Primary Source Material
on the Soldiers and the Battles
Home The Armies The Soldiers The Battles Civilians Articles
If this website has been useful to you, please consider making a Donation.

Your support will help keep this website free for everyone, and will allow us to do more research. Thank you for your support!

Civil War Soldiers - Willcox

Willcox, Orlando B., brigadier-general, U.S. Army, was born in Detroit, Mich., April 16, 1823. After receiving a common-school education he entered West Point academy in 1843, graduated in 1847 and was commissioned second lieutenant in the 4th artillery. He took part in the closing operations of the Mexican war, served on the frontier and after participating in the last campaign against the Seminoles resigned from the army Sept. 10, 1857. When the Civil war opened he was engaged in the practice of law in Detroit, but at once offered his services to the governor of his native state and on May 1, 1861, was appointed colonel of the 1st Mich. infantry. He aided in the capture of Alexandria, Va. ; took part in the first battle of Bull Run, where he was wounded and taken prisoner; was confined at Charleston and Columbia, S. C., until Aug. 17, 1862, when he was exchanged and promoted to be brigadier-general of volunteers, his commission dating from July 21, 1861. He took part in the operations of the Army of the Potomac in the autumn of 1862, and in the spring and early summer of 1863 commanded the District of Central Kentucky. During the draft riots he was in command of the District of Indiana and Michigan and then served in eastern Tennessee until March, 1864. He was promoted major-general of volunteers by brevet Aug. 1, 1864; led a division of the 9th corps in the Richmond campaign, rendering notable services at Spottsylvania; was the first to enter Petersburg, and from April 26, 1865, until peace was declared, served in North Carolina. He was brevetted brigadier- and major-general in the regular army for his services during the war; was mustered out of the volunteer service Jan. 15, 1866, and on July 28, 1866, was appointed colonel of the 29th infantry. On March 15, 1869, he was transferred to the 12th infantry, was on recruiting service in New York city for two years and then until 1887 was stationed in the South and West. As commander of the Department of Arizona he effectively suppressed the raids of the Apache Indians, and for his services in this connection received a vote of thanks from the Arizona legislature. On Oct. 13, 1886, he was promoted brigadier-general and on April 16, 1887, was placed on the retired list on account of age.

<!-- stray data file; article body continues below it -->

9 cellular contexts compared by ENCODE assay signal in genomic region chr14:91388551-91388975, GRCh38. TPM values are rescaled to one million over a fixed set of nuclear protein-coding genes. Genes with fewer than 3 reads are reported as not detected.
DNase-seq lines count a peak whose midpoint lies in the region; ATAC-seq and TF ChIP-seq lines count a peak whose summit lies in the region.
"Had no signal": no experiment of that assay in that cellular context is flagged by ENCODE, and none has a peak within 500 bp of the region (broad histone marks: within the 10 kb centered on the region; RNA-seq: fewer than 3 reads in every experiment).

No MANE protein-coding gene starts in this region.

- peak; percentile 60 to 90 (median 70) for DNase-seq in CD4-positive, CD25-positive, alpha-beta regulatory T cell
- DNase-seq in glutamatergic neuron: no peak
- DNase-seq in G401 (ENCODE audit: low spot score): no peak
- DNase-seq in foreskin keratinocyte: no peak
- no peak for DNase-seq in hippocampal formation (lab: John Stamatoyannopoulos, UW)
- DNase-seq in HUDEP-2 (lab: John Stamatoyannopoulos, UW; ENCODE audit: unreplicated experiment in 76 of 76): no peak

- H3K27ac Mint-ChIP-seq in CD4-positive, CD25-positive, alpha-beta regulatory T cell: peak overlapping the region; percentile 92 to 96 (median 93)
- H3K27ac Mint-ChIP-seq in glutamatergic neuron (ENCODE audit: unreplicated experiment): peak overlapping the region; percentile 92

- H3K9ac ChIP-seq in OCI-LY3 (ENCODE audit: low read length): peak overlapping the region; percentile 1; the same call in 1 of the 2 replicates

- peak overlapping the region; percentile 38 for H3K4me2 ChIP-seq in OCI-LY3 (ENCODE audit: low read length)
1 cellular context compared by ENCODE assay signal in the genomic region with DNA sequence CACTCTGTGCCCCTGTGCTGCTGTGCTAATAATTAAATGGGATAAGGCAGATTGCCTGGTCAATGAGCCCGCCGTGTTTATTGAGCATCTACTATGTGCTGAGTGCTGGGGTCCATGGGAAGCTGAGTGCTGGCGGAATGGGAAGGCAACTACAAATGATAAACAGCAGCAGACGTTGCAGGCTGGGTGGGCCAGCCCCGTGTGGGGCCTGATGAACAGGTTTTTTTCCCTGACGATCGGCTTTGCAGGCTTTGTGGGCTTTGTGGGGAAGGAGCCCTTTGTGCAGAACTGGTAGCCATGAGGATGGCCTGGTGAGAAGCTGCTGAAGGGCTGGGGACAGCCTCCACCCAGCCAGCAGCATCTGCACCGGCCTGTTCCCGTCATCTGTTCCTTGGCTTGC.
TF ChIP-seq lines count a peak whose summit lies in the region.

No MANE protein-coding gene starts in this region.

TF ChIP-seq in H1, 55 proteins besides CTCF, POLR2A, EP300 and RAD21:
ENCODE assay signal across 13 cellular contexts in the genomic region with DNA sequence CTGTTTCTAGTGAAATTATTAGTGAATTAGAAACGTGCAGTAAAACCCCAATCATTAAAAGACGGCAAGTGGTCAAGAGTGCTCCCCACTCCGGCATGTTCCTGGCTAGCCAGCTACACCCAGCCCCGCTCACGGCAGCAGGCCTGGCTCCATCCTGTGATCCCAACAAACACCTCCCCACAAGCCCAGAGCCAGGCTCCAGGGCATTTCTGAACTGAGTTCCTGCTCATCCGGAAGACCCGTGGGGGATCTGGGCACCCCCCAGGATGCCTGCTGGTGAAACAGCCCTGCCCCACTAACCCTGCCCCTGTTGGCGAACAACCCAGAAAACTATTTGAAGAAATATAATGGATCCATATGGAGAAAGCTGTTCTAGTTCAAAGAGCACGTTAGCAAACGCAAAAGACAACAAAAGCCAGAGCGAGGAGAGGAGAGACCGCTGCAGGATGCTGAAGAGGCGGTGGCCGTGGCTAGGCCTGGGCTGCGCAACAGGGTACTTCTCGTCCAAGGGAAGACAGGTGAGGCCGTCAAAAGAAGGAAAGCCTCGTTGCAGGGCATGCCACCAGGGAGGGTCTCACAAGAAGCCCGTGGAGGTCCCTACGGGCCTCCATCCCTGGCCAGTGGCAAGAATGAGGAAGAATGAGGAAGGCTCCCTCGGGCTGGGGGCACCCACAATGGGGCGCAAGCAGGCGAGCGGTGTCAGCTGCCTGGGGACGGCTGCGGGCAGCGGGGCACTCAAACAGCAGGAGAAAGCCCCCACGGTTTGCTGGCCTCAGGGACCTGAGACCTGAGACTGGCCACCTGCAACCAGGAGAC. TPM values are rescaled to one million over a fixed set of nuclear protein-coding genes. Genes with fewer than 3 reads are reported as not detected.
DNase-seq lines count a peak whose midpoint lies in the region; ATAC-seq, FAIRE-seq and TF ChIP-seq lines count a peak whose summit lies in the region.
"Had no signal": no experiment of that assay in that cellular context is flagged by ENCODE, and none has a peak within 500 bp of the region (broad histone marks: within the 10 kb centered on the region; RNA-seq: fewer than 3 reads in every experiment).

Source: The Union Army: A History of Military Affairs in the Loyal States 1861-1865, Volume 8 Biographical, 1908

Whats New
About Us

Copyright 2013 by
A Division of